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Shooting on Strip didn’t devastate Las Vegas tourism

A widely publicized shooting in the heart of a tourist area can’t hold Las Vegas down.

A year ago, prosecutors say, Ammar Harris shot Kenneth Clutch Cherry Jr. while the two were driving separate vehicles on the Strip in the early morning hours.

When Cherry was shot, he crashed his car into a taxi, which burst into flames, killing the driver, Michael Boldon, and his passenger, Sandra Sutton-Wasmund of Maple Valley, Wash.

When the story reached local, national and international news outlets, some said Las Vegas tourism would limp along for the rest of 2013, ailing from the negative publicity.

That didn’t happen.

In 2013, 39.67 million people visited Las Vegas, down 0.1 percent from 2012’s record number of visitors, 39.73 million, the Las Vegas Convention and Visitors Authority reported.

While visitation was down 1.3 percent in February 2013 from February 2012, the shooting can hardly be blamed, as it happened late in the month. March 2013 visitation was up 0.1 percent from 2012.

Today, it’s clear the events had no effect on the city’s tourism industry.

“The LVCVA, Las Vegas resorts and law enforcement agencies work closely to maintain a safe and secure experience for our visitors and residents,” convention authority spokeswoman Dawn Christensen said in a statement.

She added that Las Vegas is among the world’s safest travel destinations and uses the most advanced training and technology to maintain a secure environment, including 37 new surveillance cameras the Metropolitan Police Department recently installed in the resort corridor to assist in monitoring safety and security.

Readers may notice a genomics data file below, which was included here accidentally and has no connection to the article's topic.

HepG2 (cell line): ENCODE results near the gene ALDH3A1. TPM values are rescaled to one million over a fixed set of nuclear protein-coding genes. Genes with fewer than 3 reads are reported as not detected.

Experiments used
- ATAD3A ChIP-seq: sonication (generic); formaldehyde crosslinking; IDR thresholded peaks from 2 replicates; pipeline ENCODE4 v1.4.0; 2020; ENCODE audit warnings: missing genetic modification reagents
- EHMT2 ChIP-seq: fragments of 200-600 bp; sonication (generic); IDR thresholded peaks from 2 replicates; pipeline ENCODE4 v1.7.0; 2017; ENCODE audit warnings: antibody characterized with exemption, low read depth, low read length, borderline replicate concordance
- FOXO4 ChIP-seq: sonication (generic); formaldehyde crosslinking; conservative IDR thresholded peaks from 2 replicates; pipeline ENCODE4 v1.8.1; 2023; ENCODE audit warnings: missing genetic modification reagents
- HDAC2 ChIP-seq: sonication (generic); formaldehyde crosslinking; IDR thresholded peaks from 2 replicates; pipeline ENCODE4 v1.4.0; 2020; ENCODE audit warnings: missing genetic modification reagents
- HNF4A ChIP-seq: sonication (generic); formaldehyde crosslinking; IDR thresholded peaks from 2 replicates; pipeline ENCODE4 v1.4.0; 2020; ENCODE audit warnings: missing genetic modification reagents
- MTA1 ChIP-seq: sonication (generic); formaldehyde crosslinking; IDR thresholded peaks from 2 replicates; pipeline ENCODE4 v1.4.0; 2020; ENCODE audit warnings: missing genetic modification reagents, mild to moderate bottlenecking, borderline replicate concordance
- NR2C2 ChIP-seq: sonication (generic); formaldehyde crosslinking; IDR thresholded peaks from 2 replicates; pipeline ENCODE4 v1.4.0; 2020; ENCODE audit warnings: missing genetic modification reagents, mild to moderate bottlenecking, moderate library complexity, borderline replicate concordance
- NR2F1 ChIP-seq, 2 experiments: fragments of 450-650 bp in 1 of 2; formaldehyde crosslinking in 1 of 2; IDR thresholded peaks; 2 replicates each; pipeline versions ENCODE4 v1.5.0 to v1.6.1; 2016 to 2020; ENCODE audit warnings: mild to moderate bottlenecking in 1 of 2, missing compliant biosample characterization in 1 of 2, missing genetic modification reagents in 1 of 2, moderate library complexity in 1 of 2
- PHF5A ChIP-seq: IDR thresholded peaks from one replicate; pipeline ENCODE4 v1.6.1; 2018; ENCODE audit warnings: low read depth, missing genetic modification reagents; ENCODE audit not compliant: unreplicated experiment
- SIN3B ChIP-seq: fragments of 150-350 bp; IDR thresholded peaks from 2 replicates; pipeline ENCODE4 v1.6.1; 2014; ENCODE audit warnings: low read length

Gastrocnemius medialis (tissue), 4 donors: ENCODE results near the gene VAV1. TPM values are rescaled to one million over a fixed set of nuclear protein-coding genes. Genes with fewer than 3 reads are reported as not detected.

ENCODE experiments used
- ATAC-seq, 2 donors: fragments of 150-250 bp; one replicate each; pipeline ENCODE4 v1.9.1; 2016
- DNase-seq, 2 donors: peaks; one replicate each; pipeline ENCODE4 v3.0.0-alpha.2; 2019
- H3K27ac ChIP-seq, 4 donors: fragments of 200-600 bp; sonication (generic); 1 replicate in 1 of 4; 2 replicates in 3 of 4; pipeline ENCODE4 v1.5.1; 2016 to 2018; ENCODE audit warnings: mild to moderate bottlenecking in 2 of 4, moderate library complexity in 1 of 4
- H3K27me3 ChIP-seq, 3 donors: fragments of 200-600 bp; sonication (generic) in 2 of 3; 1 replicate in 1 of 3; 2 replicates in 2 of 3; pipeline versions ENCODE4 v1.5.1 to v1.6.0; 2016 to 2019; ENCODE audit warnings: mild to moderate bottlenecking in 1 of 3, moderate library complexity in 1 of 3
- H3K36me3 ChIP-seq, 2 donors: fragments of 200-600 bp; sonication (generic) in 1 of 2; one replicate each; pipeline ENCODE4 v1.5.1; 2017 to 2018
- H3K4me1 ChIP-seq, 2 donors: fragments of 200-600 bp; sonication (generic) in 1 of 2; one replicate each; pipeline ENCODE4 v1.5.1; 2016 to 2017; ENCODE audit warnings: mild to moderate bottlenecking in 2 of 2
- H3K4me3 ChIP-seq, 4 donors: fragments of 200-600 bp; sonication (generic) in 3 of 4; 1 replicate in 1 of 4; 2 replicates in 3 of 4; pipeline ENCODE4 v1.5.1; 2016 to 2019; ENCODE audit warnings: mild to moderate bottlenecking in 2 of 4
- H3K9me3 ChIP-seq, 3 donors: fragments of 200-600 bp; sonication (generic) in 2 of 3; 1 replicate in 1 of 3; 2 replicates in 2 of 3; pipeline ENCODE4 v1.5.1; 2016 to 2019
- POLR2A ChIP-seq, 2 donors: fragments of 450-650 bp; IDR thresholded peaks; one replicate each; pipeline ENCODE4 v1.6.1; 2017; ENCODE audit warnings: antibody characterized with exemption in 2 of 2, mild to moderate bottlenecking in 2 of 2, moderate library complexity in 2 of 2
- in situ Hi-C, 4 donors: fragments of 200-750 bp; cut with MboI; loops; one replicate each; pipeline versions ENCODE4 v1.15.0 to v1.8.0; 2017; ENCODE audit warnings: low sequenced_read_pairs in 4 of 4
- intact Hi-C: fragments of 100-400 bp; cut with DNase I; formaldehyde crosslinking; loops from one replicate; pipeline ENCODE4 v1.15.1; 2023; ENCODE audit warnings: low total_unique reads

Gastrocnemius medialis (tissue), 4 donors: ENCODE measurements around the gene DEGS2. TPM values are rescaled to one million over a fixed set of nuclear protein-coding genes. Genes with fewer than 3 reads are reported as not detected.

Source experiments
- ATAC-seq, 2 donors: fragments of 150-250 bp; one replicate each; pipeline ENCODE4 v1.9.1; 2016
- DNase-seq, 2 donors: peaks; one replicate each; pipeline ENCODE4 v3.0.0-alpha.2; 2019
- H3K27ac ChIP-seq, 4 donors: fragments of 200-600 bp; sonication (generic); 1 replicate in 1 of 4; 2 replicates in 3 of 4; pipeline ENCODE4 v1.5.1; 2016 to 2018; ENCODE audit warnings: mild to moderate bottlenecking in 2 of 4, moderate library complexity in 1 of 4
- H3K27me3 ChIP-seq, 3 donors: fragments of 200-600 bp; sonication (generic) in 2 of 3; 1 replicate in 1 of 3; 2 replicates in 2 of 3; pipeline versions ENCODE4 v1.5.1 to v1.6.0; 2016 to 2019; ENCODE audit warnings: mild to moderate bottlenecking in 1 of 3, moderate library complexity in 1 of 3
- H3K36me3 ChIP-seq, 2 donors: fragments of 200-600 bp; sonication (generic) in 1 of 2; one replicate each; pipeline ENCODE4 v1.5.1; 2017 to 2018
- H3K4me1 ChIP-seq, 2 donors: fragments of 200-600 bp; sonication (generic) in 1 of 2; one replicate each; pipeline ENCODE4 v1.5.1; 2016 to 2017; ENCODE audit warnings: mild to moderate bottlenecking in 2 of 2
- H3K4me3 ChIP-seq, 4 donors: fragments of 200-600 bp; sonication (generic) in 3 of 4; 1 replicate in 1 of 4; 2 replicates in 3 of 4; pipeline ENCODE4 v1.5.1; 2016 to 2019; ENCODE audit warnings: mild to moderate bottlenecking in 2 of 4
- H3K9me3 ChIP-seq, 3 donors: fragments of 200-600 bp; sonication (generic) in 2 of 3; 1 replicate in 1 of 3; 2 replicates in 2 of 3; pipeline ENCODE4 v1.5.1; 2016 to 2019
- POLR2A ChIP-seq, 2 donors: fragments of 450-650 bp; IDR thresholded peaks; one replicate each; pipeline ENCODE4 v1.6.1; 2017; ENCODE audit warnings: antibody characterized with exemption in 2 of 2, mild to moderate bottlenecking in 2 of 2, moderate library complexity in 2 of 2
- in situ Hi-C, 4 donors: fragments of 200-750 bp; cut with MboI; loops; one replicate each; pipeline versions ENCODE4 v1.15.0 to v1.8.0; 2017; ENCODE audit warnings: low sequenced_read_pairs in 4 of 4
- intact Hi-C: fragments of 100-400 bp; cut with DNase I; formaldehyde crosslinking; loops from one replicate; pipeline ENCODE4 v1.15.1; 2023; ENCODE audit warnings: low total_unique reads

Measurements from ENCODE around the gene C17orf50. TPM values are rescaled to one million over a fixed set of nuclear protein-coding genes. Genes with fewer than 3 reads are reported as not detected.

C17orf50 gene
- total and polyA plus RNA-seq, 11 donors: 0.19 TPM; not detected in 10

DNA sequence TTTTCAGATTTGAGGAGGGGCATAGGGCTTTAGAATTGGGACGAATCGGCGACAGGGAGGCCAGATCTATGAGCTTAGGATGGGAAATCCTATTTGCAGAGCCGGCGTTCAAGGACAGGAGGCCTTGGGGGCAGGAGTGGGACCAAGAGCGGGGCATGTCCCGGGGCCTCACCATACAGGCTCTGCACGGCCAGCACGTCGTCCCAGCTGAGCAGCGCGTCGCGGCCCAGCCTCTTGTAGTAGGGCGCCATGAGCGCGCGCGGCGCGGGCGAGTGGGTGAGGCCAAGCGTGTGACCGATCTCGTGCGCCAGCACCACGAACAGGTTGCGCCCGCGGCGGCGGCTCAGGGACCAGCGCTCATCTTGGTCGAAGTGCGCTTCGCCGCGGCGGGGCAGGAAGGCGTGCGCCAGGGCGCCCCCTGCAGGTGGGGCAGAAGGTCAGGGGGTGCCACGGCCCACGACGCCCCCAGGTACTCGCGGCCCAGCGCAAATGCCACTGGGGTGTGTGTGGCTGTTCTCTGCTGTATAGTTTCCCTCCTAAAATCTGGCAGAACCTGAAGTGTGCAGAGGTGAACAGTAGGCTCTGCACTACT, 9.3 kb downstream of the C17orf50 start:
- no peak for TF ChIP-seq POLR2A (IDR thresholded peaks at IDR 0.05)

During peak hours, the cameras are manned by individuals who help recognize problems before they begin, allowing officers time to alleviate situations before they escalate.

Metro public information officer Jesse Roybal said the department’s also allocated extra manpower to the tourist corridor from other areas around the city in the past year.

“We understand this is the lifeblood of our community,” Roybal said.

Unfortunately, while one of the more dramatic shootings, the events of a year ago weren’t isolated. In late October, Benjamin Frazier opened fire inside Bally’s after an argument at the entrance to Drai’s After Hours nightclub, killing Kenneth Brown, who tried to help diffuse the situation.

After the October shooting, Clark County Sheriff Doug Gillespie told the Las Vegas Review-Journal that he didn’t consider the two Strip shootings evidence of a trend.

Roybal said the Strip is one of the safest places to be, if you look at its long history.

“No matter what, the Strip is a big focus for the police department for obvious reasons,” Roybal said. “It’s a place we want (people) to feel safe to go.”

He added that the shooting a year ago was an anomaly.

“This is one of the most egregious acts we’ve seen on the Strip. It’s so egregious, he’s possibly facing the death penalty,” Roybal said.

Harris’ trial is set for Sept. 8. He could face the death penalty if convicted.

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